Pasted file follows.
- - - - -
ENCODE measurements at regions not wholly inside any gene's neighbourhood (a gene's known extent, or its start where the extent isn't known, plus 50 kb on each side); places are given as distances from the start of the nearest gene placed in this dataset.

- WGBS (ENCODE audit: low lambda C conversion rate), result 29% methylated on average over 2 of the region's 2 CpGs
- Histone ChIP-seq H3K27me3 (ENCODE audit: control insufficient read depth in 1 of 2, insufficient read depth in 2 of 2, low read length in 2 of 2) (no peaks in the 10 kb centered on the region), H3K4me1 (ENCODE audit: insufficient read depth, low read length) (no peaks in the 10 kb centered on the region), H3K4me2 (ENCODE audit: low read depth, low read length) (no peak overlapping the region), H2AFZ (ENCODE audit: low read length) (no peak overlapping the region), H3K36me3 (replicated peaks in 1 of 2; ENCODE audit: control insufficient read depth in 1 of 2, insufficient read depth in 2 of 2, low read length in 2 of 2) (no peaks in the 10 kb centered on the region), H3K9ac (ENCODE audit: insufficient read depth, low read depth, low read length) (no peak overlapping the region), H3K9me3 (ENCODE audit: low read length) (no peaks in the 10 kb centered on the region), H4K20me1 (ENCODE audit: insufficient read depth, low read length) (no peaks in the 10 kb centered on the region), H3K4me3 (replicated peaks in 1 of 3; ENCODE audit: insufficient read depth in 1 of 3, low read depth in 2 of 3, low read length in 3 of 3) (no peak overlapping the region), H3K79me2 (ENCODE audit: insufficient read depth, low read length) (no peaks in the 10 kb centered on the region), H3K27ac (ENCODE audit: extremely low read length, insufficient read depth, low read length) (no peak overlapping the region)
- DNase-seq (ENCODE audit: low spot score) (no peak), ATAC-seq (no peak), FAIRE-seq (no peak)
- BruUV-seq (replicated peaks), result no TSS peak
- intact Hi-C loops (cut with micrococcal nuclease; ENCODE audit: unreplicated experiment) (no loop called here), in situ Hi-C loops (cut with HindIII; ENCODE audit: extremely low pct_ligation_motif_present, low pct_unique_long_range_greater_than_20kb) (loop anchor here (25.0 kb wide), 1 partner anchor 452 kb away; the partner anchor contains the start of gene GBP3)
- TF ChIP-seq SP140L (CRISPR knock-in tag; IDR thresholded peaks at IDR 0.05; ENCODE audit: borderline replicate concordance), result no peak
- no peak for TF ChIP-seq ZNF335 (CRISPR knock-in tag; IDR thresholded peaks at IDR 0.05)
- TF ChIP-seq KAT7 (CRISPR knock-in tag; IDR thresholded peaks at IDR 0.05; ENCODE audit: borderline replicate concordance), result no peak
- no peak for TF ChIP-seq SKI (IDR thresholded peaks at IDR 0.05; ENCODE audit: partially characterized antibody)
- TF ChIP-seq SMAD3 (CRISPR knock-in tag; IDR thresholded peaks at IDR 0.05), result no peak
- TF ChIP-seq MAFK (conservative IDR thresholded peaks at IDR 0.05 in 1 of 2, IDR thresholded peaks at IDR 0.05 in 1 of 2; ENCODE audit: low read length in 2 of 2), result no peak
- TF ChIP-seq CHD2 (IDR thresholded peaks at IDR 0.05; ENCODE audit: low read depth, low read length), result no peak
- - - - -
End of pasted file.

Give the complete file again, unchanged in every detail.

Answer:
ENCODE measurements at regions not wholly inside any gene's neighbourhood (a gene's known extent, or its start where the extent isn't known, plus 50 kb on each side); places are given as distances from the start of the nearest gene placed in this dataset.

- WGBS (ENCODE audit: low lambda C conversion rate), result 29% methylated on average over 2 of the region's 2 CpGs
- Histone ChIP-seq H3K27me3 (ENCODE audit: control insufficient read depth in 1 of 2, insufficient read depth in 2 of 2, low read length in 2 of 2) (no peaks in the 10 kb centered on the region), H3K4me1 (ENCODE audit: insufficient read depth, low read length) (no peaks in the 10 kb centered on the region), H3K4me2 (ENCODE audit: low read depth, low read length) (no peak overlapping the region), H2AFZ (ENCODE audit: low read length) (no peak overlapping the region), H3K36me3 (replicated peaks in 1 of 2; ENCODE audit: control insufficient read depth in 1 of 2, insufficient read depth in 2 of 2, low read length in 2 of 2) (no peaks in the 10 kb centered on the region), H3K9ac (ENCODE audit: insufficient read depth, low read depth, low read length) (no peak overlapping the region), H3K9me3 (ENCODE audit: low read length) (no peaks in the 10 kb centered on the region), H4K20me1 (ENCODE audit: insufficient read depth, low read length) (no peaks in the 10 kb centered on the region), H3K4me3 (replicated peaks in 1 of 3; ENCODE audit: insufficient read depth in 1 of 3, low read depth in 2 of 3, low read length in 3 of 3) (no peak overlapping the region), H3K79me2 (ENCODE audit: insufficient read depth, low read length) (no peaks in the 10 kb centered on the region), H3K27ac (ENCODE audit: extremely low read length, insufficient read depth, low read length) (no peak overlapping the region)
- DNase-seq (ENCODE audit: low spot score) (no peak), ATAC-seq (no peak), FAIRE-seq (no peak)
- BruUV-seq (replicated peaks), result no TSS peak
- intact Hi-C loops (cut with micrococcal nuclease; ENCODE audit: unreplicated experiment) (no loop called here), in situ Hi-C loops (cut with HindIII; ENCODE audit: extremely low pct_ligation_motif_present, low pct_unique_long_range_greater_than_20kb) (loop anchor here (25.0 kb wide), 1 partner anchor 452 kb away; the partner anchor contains the start of gene GBP3)
- TF ChIP-seq SP140L (CRISPR knock-in tag; IDR thresholded peaks at IDR 0.05; ENCODE audit: borderline replicate concordance), result no peak
- no peak for TF ChIP-seq ZNF335 (CRISPR knock-in tag; IDR thresholded peaks at IDR 0.05)
- TF ChIP-seq KAT7 (CRISPR knock-in tag; IDR thresholded peaks at IDR 0.05; ENCODE audit: borderline replicate concordance), result no peak
- no peak for TF ChIP-seq SKI (IDR thresholded peaks at IDR 0.05; ENCODE audit: partially characterized antibody)
- TF ChIP-seq SMAD3 (CRISPR knock-in tag; IDR thresholded peaks at IDR 0.05), result no peak
- TF ChIP-seq MAFK (conservative IDR thresholded peaks at IDR 0.05 in 1 of 2, IDR thresholded peaks at IDR 0.05 in 1 of 2; ENCODE audit: low read length in 2 of 2), result no peak
- TF ChIP-seq CHD2 (IDR thresholded peaks at IDR 0.05; ENCODE audit: low read depth, low read length), result no peak